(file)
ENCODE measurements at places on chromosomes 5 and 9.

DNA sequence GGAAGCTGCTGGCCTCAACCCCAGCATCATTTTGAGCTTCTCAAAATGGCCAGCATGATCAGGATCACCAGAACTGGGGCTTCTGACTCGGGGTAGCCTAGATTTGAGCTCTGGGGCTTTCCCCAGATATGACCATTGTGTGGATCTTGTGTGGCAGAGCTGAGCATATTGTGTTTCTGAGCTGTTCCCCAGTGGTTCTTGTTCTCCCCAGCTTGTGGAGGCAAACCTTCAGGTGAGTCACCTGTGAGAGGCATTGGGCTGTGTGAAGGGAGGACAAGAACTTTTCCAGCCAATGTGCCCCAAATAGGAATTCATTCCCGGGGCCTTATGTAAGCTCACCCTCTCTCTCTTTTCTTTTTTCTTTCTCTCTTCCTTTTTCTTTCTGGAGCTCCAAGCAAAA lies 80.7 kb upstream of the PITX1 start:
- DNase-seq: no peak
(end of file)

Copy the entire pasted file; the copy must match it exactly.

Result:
ENCODE measurements at places on chromosomes 5 and 9.

DNA sequence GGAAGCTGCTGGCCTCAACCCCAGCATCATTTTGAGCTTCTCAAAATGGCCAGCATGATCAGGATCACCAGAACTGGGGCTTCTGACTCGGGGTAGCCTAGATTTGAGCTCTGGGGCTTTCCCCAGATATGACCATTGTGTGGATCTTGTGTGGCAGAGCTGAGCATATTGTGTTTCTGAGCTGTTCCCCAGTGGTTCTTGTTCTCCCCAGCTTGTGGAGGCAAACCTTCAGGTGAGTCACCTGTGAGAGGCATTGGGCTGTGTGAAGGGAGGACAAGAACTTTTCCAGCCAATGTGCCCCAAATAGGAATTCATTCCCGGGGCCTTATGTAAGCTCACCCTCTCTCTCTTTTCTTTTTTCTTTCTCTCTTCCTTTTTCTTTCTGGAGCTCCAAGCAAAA lies 80.7 kb upstream of the PITX1 start:
- DNase-seq: no peak